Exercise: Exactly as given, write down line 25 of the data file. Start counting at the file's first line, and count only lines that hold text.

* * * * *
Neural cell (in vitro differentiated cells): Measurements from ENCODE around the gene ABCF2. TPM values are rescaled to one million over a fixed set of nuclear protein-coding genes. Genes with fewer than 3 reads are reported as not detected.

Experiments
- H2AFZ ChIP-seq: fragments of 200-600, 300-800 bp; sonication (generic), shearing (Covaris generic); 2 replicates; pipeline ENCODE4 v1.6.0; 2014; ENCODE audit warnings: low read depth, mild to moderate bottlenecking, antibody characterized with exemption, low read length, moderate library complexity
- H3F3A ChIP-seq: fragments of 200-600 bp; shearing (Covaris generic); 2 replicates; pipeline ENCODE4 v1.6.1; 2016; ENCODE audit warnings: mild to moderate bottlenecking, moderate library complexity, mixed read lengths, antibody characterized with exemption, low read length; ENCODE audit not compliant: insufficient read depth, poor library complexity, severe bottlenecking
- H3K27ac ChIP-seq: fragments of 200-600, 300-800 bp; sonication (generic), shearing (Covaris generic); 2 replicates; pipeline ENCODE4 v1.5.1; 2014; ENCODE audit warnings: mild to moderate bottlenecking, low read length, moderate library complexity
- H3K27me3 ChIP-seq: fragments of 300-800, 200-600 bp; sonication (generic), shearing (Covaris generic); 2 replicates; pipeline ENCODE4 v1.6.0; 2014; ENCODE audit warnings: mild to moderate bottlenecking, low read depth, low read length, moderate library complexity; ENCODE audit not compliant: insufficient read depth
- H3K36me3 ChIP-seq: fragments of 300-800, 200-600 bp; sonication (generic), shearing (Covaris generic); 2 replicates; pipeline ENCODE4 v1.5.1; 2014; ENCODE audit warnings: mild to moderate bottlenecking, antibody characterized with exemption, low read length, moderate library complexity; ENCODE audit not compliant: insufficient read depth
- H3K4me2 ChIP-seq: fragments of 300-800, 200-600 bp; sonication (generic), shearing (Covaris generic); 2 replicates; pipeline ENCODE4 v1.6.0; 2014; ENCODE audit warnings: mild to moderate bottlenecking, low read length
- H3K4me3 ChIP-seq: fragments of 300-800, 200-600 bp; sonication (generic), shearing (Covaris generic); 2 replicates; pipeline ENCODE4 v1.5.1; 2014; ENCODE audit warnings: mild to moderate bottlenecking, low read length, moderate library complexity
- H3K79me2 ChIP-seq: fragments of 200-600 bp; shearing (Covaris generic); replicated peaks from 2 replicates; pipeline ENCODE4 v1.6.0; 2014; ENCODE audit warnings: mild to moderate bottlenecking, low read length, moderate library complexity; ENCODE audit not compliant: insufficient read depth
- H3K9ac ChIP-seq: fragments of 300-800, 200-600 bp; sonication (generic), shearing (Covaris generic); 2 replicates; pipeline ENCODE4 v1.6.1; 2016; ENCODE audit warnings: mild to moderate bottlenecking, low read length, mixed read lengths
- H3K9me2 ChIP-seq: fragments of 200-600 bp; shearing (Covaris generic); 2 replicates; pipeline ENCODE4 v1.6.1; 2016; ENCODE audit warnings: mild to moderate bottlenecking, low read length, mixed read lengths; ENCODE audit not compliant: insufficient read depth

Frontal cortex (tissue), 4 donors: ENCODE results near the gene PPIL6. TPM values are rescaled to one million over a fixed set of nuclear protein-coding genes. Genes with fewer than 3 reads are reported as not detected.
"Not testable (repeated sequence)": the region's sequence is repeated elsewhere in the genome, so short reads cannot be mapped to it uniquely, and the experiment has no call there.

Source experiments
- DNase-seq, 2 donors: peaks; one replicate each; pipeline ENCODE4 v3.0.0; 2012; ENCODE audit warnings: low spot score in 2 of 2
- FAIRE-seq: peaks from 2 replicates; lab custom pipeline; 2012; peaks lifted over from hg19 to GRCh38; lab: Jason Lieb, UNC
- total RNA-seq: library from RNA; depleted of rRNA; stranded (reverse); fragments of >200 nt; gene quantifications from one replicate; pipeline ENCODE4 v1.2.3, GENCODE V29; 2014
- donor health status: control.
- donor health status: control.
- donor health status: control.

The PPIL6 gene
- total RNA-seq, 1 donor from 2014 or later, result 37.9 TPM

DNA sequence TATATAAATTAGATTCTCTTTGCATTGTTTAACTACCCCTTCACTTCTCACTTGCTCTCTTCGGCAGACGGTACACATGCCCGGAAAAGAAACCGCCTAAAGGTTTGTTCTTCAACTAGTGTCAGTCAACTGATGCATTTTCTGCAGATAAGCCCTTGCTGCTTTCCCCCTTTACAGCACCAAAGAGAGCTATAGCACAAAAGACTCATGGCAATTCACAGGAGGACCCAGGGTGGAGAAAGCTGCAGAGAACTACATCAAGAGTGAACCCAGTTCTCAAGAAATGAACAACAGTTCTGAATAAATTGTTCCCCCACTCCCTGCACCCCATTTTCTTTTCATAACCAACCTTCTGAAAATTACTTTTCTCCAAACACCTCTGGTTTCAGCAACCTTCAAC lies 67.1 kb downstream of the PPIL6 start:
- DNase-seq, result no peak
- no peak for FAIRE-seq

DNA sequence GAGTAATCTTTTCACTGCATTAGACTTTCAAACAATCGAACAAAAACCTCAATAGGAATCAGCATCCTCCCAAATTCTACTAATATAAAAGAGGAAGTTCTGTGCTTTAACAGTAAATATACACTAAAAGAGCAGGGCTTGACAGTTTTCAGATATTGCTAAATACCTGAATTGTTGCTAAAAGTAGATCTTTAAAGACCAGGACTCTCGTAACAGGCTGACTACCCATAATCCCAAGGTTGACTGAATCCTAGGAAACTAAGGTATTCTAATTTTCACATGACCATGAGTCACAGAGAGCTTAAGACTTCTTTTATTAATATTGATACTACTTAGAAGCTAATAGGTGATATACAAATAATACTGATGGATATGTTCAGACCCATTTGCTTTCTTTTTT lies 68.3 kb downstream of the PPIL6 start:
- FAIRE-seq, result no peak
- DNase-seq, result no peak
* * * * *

- DNase-seq, result no peak